Pastrnak didn’t need to address his critics publicly. Instead, he let his play do all the talking.
The Bruins’ resiliency prevailed in crunch time
The Bruins’ puck movement and relentless forecheck put them in the proverbial driver’s seat.
Boston held two separate two-goal leads as Tuukka Rask stayed composed between the pipes. Columbus never threatened to make a dent for the first half of the third period.
But it all came crashing down.
Ryan Dzingel struck first and roofed a shot over Rask’s shoulder to cut the deficit to one with 7:53 left in the third period. Dean Kukan notched the equalizer just 1:57 later.
Suddenly, the Bruins found themselves back at square one. But they never panicked. They stuck with the game plan that allowed them to dominate the Blue Jackets for a good chunk of Game 5. They trusted in their big guns to get the job done.
The Bruins finally got their well-deserved reward in the end. And they didn’t even need overtime.
“They made a couple of high-end plays, but that’s our group. We’re resilient,” Cassidy said about his team.
“We’ve battled through a lot this year. We came back from an elimination game on the road against a good team. We battled through injuries all year to keep our position in the standings, so our guys are pretty good at that. Credit to the veteran guys in the room, and even the younger guys we talked about, their contributions. They’re learning to play through this as well for young guys to keep their composure.”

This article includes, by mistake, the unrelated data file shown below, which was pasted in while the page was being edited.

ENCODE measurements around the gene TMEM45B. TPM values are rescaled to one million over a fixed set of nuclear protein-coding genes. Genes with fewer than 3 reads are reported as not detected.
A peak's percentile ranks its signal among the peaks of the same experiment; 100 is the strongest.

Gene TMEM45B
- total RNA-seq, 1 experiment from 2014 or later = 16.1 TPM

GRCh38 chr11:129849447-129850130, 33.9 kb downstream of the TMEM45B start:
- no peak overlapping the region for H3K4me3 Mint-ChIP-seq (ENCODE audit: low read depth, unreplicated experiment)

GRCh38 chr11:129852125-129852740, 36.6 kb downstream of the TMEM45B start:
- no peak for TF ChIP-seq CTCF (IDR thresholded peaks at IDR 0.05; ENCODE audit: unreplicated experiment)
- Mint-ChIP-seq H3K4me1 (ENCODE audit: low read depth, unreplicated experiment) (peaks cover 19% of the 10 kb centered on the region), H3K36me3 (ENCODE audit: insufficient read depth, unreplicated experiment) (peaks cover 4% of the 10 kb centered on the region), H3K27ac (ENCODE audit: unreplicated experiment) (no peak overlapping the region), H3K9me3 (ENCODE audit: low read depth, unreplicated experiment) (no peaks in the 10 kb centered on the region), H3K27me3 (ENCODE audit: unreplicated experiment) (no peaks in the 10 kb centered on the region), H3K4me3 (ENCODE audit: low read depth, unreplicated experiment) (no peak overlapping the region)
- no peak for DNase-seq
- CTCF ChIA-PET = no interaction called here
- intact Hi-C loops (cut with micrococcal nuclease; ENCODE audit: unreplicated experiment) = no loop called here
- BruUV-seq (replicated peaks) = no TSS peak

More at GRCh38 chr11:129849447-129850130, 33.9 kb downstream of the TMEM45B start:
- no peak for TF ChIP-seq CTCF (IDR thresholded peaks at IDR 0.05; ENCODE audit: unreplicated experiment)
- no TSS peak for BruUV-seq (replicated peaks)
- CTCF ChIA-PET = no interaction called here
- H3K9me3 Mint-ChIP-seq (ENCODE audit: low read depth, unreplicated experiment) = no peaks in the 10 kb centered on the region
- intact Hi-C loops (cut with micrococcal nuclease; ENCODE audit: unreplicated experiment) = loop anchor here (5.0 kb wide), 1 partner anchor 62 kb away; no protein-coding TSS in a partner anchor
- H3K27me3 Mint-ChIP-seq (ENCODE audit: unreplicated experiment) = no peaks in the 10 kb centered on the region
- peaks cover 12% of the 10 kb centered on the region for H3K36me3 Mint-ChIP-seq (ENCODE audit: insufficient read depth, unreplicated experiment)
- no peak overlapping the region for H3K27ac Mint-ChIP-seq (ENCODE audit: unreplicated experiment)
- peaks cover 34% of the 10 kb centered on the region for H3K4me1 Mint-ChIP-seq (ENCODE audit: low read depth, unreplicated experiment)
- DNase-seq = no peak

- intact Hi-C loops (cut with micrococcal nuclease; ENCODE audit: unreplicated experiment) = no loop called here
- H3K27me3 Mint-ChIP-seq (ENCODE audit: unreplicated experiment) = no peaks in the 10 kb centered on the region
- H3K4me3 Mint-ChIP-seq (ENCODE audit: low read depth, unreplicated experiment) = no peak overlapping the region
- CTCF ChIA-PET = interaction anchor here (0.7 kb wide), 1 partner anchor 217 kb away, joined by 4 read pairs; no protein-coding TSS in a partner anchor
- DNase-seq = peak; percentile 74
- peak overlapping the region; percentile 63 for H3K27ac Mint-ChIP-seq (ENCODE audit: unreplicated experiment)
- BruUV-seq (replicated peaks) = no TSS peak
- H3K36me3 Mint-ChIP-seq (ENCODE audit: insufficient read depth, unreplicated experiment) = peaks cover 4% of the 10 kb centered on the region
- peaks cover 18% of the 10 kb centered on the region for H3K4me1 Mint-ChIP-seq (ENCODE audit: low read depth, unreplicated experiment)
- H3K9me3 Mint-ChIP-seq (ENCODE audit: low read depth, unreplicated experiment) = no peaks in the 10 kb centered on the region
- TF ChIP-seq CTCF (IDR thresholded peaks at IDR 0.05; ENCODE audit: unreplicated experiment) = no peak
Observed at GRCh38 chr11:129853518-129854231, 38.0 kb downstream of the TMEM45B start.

A character and statement win rolled up into one.
The Bruins showed that they were the better team. But they also showcased their guts and wherewithal to battle back in the face of adversity. That’s what separates evenly matched teams in May and June.
Cassidy’s squad persevered and now have a chance to close out the series Monday night. But they know full well that the fourth win in a series is always the toughest one to get.
John Tortorella guarantees a Game 7
He’s no stranger to notable press conference moments. But his words following Game 5 was even a bold claim by John Tortorella’s standards.
The fourth-year Columbus took a question Saturday regarding the key contributions from Dzingel and Kukan. Yet, instead of focusing on their timely third-period goals, Tortorella offered a guarantee following their tough loss.
“We got some lines to get some offense, yeah. We found some lines that were going to give us some offense and we’ll get ready to play Game 7,” Tortorella.
Another question from a reporter came to Tortorella. Why does he feel so confident about returning to Causeway Street Wednesday night for Game 7?
“We will. Because we will,” Tortorella added.
A subtle, yet bold claim that surely provides bulletin board material inside Boston’s locker room.
The Bruins’ primary goal come Monday is to finish off the series and secure their date with the Carolina Hurricanes in the Eastern Conference Finals. Their secondary goal: making Torts eat his own words.
Matt is a recent graduate from the Pennsylvania State University with a degree in sports journalism and a minor in business. He currently reports on the Boston Bruins and writes featured stories and game recaps for both Bruins Daily and Boston.com